It is about 15 years since I exchanged a scalpel for a needle; that is graduating from surgically replacing hips and knees to assisting patients impaired by pain and limited function from osteoarthritis to delaying, perhaps avoiding a joint replacement. During my many years of surgically replacing hips and knees at a major academic medical center in Chicago, where I became head of the joint replacement program and professor of Orthopedic Surgery, I collected outcomes data as I practiced thereby pioneering the integration of patient care with orthopedic research. The result was close to 100 scientific orthopedic publications influencing how joint replacements are carried out today; be it the cementless hip and knee replacement, the unicompartmental knee replacement, the long-term survivorship of a hip or knee prosthesis, the introduction of the mobile bearing knee prosthesis, robotic-assisted joint replacement, etc., etc., etc. At every step, it was the outcomes data collected that in part, led to how joint replacement surgery is practiced today.
When I graduated to a needle in lieu of a knife, cellular orthopedics, instead of a prosthesis, I used stem cells, platelets, and proteins taken from the patient’s own body to minimize or eliminate pain, improve function and at times even regenerate an arthritic joint. Now the skier, runner, cyclist, tennis player, golfer, hunter, sailor, runner, and fly fisherman could continue or return to their recreational passions. Along the way, as indicated, I used a variety of cell-based treatment options including concentrated bone marrow, microfractured adipose tissue, Platelet Rich Plasma, Plasma Rich Growth Factors, Protease Inhibitors, and subchondroplasty. Each and every patient was entered into our database allowing me to practice evidence-based Regenerative Medicine. By so doing, I was able to provide my patient with the best alternative to meet a particular need. At the same time, because of my evidence-based approach, I was able to publish several leading articles, again influencing clinical practice but this time in Regenerative Medicine rather than joint replacement surgery. Additionally, because of my commitment to an evidence-based practice, I was invited to participate in, to the best of my knowledge, the first FDA-approved use of adipose-derived stem cells for an arthritic knee sponsored by Personalized Stem Cells. That Clinical Trial was completed and a submission to the FDA for a second Trial, this time using culture-expanded cells is waiting for approval.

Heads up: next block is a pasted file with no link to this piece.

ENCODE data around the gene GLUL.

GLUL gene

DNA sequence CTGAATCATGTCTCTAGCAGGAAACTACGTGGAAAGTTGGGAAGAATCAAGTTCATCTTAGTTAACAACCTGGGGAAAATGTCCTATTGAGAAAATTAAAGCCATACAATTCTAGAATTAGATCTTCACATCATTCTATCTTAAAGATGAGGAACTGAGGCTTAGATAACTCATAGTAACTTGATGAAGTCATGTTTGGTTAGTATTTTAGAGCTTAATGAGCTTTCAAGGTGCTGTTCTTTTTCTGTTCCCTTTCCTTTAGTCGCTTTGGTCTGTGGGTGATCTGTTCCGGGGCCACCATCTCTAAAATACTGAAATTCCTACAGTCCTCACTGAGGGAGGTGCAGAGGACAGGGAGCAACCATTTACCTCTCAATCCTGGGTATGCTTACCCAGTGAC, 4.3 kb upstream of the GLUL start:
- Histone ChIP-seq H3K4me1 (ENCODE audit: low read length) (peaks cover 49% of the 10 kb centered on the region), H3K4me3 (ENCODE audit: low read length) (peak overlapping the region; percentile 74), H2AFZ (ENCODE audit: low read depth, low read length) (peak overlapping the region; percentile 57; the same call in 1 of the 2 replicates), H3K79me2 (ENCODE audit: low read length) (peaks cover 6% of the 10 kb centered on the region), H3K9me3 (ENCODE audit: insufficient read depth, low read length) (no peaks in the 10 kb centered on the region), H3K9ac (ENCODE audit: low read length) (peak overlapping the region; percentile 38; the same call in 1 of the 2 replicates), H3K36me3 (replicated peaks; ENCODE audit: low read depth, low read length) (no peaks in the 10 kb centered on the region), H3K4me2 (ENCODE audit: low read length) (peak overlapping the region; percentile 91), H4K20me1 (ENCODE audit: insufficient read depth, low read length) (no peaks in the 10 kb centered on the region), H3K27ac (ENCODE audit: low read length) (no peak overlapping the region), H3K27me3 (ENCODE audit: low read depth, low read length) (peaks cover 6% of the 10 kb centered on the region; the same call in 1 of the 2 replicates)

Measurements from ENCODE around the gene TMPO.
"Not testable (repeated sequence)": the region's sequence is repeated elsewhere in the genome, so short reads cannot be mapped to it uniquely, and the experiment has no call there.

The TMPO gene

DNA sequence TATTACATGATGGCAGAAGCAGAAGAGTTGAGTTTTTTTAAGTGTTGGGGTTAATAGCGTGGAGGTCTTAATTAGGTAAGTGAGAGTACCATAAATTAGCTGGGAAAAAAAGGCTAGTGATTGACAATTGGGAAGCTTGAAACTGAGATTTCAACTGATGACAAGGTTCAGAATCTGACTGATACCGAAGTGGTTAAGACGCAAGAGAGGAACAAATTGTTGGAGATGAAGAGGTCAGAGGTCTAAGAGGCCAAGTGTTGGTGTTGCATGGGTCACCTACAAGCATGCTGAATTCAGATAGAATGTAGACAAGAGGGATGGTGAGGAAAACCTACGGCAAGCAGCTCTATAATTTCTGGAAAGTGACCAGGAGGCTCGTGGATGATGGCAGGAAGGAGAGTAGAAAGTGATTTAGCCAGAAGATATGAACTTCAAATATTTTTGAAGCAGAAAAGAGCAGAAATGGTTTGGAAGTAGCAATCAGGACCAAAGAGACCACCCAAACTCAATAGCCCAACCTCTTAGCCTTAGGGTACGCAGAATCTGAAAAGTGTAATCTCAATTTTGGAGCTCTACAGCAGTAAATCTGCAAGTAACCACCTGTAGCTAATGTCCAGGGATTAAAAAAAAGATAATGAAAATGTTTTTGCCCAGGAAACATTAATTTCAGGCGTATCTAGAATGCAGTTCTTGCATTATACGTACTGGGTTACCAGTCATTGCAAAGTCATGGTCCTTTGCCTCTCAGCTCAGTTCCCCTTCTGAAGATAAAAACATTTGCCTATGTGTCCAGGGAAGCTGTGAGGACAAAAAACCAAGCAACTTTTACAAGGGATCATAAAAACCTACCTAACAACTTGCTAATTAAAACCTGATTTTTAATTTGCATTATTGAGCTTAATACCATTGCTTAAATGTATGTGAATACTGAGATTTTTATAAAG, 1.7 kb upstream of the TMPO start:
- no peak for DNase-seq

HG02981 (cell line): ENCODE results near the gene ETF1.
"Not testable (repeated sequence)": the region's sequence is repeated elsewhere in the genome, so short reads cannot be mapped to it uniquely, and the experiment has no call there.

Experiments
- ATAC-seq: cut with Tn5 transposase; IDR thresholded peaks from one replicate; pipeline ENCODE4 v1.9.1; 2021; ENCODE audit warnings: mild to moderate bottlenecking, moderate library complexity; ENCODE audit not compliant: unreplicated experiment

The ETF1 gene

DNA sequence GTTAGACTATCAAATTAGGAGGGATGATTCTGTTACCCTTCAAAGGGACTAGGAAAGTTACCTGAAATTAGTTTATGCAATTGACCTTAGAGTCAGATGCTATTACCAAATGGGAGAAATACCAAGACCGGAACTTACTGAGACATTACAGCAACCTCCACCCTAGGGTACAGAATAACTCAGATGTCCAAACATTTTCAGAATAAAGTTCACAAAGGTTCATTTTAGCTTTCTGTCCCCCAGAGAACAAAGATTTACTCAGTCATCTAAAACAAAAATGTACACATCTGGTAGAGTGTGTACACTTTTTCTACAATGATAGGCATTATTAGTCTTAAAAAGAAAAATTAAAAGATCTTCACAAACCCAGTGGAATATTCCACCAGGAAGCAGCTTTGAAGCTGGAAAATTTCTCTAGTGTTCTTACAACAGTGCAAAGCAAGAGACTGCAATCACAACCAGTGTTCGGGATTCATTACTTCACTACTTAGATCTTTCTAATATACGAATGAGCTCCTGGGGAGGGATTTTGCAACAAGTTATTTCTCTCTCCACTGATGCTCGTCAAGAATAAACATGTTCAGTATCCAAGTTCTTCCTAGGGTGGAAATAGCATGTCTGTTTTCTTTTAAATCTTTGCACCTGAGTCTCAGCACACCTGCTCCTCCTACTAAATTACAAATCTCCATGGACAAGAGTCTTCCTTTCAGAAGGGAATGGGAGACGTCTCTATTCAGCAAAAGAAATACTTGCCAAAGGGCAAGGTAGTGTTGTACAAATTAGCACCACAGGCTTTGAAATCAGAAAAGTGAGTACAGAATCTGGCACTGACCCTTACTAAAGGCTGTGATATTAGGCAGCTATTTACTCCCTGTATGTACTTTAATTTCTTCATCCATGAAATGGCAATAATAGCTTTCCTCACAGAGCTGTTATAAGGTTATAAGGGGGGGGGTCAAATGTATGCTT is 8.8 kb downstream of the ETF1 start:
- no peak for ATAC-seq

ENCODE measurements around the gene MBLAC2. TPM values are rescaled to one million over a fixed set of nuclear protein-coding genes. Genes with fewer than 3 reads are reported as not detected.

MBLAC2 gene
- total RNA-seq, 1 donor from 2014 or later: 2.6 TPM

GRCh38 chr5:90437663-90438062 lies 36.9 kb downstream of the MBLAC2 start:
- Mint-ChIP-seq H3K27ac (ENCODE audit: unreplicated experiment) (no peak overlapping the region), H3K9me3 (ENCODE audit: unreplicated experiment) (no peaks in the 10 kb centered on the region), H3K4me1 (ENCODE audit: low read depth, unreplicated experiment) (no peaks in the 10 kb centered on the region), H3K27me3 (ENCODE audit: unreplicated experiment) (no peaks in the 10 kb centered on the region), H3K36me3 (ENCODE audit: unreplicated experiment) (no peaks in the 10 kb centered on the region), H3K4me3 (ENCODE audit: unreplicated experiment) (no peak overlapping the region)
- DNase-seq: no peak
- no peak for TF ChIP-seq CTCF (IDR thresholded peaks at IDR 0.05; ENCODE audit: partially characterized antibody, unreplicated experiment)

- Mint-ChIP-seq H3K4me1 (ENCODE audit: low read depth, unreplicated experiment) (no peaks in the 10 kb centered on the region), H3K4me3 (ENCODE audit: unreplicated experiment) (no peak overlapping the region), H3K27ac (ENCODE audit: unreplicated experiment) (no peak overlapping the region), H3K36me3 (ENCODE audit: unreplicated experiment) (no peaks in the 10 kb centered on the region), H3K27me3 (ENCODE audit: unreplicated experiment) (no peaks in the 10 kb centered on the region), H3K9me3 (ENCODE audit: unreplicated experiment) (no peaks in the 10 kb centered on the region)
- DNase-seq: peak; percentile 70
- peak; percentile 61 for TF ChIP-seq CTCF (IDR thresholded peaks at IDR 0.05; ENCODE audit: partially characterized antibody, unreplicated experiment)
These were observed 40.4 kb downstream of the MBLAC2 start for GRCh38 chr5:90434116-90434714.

At present, I am participating in two clinical studies, one focused on Bone Marrow Concentrate and the second, on Microfractured Adipose Tissue for the arthritic joint. Regarding the latter, Rotator Cuff tears around the shoulder are included in The Study based on successes in tennis professionals. For those who meet the inclusion criteria for either Study and choose to participate, there is a significant cost reduction in care. To learn more schedule a consultation by calling (312) 475-1893 or visit my website at www.sheinkopmd.com. Enrollment for the Bone Marrow Concentrate and Microfractured Adipose Tissue Study will continue into early July.